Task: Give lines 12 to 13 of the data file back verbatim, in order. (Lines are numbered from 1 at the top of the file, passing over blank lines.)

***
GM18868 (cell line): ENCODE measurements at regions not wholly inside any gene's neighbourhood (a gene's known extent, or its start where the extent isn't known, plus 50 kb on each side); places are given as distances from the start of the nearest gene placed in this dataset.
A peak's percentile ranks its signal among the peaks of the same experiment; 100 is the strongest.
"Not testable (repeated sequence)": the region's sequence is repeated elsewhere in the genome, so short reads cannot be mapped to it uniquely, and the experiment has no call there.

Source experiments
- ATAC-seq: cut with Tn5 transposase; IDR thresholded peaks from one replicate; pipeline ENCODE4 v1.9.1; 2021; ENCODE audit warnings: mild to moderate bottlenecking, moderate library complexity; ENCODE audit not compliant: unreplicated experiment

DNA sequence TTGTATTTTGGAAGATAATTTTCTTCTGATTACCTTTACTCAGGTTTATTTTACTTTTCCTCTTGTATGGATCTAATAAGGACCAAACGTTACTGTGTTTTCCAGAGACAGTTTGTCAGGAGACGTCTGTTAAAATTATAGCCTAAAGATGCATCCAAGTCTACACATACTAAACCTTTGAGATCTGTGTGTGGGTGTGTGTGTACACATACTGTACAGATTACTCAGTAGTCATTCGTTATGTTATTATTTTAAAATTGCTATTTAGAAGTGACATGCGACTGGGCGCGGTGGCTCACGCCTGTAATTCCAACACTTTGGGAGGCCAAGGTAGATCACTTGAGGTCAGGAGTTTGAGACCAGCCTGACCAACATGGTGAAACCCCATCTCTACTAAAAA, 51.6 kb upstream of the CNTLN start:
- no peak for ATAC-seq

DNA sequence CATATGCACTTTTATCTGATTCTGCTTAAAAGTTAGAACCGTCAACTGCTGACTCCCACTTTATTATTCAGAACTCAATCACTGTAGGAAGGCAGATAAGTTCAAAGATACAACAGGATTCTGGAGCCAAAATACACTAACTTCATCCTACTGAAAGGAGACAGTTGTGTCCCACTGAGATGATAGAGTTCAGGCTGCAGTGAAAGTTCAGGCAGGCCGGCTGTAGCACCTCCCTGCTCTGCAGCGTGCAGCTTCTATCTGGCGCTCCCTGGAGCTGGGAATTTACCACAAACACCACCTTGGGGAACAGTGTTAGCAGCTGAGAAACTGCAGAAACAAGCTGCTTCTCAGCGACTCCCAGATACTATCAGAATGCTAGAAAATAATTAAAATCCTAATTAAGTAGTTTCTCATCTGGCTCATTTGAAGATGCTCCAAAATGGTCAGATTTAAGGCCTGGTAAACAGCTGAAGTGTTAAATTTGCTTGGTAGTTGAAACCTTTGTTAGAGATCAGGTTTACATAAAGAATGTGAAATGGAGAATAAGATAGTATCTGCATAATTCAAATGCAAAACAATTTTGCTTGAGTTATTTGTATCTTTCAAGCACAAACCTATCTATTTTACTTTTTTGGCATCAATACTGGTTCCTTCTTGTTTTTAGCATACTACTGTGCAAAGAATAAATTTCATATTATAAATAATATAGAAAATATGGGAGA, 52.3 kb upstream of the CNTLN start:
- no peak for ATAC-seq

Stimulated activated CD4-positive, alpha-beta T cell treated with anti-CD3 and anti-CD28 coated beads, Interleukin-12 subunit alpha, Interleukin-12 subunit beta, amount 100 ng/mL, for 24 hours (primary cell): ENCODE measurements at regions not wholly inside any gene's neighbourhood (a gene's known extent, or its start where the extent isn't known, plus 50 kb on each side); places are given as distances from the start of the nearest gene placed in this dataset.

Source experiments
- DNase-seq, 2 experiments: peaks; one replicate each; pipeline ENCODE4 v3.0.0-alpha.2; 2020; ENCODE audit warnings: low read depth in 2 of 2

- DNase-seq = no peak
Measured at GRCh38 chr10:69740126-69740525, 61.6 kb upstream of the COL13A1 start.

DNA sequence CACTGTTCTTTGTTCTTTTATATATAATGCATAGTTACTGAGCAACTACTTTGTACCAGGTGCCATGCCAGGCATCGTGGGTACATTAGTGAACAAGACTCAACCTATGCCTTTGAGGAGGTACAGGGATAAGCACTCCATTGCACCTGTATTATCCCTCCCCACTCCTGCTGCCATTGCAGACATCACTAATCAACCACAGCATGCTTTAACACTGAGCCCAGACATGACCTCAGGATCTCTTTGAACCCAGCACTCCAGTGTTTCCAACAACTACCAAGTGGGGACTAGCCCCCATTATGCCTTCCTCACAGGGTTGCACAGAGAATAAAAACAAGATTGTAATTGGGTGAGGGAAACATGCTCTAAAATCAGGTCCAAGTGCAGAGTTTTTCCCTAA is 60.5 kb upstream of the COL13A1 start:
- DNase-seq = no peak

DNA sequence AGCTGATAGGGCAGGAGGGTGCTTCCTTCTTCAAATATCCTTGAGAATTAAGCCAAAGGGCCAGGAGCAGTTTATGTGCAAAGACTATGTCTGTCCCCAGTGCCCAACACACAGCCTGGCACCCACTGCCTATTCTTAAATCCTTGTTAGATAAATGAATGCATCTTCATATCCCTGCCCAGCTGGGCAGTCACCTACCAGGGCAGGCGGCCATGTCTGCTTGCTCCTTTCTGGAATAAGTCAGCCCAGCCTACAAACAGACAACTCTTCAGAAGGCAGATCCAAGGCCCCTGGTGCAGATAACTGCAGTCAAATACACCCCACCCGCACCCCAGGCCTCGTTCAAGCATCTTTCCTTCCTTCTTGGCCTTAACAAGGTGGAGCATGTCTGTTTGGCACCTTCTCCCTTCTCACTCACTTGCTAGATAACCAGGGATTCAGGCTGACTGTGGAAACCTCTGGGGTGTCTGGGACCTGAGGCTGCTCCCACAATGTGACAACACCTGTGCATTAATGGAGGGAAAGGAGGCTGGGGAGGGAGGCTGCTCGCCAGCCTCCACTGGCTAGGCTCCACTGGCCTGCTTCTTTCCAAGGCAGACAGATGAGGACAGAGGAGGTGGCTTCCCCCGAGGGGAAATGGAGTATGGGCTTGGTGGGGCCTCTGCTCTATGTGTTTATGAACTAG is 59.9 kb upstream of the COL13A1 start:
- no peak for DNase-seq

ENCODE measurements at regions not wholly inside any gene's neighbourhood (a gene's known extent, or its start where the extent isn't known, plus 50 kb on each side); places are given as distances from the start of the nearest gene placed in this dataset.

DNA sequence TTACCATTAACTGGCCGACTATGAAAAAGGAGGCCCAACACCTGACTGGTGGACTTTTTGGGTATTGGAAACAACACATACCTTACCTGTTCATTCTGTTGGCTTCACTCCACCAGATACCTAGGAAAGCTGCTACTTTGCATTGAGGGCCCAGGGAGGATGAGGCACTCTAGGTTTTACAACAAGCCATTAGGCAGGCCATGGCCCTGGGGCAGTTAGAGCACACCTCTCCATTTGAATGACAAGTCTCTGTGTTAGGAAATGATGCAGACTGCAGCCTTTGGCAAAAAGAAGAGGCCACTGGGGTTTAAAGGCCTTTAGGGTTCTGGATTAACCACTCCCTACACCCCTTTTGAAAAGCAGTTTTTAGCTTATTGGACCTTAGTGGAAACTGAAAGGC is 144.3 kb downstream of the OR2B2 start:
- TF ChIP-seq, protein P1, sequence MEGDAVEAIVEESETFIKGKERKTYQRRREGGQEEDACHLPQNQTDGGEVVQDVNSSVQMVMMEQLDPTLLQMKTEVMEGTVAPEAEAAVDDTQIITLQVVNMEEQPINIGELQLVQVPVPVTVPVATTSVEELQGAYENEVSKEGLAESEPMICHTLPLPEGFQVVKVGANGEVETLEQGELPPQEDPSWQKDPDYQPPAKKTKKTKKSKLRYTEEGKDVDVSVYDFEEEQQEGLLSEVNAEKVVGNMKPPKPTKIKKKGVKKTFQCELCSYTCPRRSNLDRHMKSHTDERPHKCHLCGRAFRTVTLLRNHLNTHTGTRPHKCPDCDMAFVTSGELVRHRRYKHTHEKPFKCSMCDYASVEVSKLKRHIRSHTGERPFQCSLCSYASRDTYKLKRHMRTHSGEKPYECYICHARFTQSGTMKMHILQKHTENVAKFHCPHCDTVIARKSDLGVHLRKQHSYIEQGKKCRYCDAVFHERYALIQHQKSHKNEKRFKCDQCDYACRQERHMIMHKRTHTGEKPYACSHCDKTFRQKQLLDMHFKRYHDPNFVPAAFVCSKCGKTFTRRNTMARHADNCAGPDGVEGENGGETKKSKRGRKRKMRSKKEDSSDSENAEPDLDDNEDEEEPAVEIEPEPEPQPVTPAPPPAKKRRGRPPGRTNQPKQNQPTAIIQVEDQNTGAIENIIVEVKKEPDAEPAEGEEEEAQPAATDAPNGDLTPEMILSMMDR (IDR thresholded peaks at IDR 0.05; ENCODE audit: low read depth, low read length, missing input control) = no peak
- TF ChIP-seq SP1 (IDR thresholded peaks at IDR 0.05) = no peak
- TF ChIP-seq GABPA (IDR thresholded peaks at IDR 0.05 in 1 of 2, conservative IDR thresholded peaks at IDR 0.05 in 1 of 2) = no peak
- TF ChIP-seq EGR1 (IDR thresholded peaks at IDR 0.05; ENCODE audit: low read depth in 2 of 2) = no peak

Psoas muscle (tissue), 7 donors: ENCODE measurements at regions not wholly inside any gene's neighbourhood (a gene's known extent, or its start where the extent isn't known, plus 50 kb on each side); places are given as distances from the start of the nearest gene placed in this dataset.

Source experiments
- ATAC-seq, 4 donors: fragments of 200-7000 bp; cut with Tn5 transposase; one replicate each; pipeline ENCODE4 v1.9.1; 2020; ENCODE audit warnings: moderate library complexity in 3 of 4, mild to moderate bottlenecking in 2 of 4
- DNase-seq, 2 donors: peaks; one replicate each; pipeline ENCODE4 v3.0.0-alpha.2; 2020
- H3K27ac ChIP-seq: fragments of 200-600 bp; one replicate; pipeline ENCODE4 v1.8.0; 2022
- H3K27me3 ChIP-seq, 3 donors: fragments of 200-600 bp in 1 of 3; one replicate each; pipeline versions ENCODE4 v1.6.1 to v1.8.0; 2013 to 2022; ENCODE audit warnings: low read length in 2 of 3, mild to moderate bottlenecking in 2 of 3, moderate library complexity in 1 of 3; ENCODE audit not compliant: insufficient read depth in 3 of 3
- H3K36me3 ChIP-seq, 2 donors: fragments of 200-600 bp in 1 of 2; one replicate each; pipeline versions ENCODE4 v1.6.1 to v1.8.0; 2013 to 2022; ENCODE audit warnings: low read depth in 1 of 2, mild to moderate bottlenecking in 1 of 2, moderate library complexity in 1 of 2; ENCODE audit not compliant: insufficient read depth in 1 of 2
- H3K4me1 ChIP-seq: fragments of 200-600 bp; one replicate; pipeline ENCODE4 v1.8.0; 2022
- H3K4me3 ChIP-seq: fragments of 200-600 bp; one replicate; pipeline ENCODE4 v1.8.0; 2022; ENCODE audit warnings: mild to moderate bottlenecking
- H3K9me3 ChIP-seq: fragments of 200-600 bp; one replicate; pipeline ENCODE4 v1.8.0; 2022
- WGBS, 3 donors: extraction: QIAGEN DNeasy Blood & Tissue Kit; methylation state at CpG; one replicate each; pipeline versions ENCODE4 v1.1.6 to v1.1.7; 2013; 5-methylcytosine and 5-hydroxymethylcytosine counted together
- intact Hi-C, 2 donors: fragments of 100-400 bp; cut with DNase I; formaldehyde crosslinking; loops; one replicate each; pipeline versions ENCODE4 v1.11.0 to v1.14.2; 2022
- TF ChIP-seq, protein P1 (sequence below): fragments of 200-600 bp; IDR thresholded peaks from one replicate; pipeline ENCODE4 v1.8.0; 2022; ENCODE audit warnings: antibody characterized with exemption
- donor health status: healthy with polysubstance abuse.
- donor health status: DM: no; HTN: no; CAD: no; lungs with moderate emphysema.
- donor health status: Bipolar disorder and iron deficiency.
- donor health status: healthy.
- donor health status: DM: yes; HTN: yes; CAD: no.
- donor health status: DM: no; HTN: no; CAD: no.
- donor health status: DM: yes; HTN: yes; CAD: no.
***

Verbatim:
- DNase-seq, 2 experiments: peaks; one replicate each; pipeline ENCODE4 v3.0.0-alpha.2; 2020; ENCODE audit warnings: low read depth in 2 of 2

- DNase-seq = no peak